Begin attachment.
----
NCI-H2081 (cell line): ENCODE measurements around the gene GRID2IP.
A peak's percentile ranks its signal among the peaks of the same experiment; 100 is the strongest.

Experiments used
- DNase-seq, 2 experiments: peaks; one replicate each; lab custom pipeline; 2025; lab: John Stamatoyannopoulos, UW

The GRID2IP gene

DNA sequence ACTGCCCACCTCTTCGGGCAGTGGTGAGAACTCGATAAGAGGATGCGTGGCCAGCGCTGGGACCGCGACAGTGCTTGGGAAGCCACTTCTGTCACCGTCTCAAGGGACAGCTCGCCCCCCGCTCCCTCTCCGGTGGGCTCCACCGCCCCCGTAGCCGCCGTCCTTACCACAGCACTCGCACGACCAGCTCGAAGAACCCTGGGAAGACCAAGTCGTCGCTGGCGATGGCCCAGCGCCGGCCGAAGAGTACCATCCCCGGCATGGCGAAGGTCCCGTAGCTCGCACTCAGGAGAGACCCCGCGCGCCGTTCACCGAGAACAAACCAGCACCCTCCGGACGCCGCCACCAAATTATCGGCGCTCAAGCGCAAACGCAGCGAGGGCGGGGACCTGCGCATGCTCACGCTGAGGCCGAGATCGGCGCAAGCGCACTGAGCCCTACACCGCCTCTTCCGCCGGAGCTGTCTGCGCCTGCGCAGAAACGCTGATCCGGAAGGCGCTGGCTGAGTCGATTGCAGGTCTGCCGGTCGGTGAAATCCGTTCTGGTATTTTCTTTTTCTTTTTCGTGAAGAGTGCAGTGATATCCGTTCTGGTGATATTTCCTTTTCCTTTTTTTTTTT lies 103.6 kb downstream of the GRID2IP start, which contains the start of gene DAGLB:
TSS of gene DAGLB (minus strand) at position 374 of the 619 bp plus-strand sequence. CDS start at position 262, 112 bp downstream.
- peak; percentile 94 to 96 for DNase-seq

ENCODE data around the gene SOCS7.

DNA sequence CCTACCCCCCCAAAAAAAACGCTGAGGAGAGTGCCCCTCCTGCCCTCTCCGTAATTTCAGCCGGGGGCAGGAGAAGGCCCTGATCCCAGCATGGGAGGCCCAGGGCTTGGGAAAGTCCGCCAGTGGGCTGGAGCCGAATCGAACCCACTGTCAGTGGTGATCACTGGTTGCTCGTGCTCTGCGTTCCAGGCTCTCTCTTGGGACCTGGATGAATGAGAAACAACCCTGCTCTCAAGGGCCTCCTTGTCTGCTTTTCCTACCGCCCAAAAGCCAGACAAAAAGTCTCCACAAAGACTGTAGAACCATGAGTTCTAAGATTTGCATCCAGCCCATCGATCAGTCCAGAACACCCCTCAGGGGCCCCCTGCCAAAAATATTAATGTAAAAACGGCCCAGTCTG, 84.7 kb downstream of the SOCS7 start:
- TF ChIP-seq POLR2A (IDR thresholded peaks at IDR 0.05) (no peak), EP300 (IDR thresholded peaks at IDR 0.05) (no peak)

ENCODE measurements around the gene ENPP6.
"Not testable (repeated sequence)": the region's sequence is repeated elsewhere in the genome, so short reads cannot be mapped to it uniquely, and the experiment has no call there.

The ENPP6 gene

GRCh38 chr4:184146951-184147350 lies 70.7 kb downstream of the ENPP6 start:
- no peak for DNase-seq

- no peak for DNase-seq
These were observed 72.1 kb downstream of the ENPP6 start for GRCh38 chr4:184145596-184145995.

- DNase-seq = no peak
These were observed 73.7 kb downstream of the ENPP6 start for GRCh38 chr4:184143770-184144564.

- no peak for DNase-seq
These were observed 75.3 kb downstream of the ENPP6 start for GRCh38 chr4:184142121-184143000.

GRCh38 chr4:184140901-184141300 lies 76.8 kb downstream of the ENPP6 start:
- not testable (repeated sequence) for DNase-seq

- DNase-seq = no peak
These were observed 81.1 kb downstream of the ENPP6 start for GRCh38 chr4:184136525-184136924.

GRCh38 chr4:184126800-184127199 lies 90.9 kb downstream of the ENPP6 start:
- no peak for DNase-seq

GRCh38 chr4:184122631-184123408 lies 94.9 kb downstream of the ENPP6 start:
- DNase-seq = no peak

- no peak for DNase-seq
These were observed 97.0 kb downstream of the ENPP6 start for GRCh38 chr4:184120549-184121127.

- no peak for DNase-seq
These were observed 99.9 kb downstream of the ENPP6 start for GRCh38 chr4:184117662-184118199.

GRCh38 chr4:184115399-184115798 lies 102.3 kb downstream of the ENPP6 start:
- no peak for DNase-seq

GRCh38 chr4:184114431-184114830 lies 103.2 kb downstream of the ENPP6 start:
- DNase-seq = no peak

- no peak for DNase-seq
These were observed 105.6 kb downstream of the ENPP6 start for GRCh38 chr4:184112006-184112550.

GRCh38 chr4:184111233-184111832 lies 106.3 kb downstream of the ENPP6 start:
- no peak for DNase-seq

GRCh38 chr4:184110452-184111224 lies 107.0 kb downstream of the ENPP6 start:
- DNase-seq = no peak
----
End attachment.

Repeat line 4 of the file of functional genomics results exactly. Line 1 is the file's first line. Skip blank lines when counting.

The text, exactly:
- DNase-seq, 2 experiments: peaks; one replicate each; lab custom pipeline; 2025; lab: John Stamatoyannopoulos, UW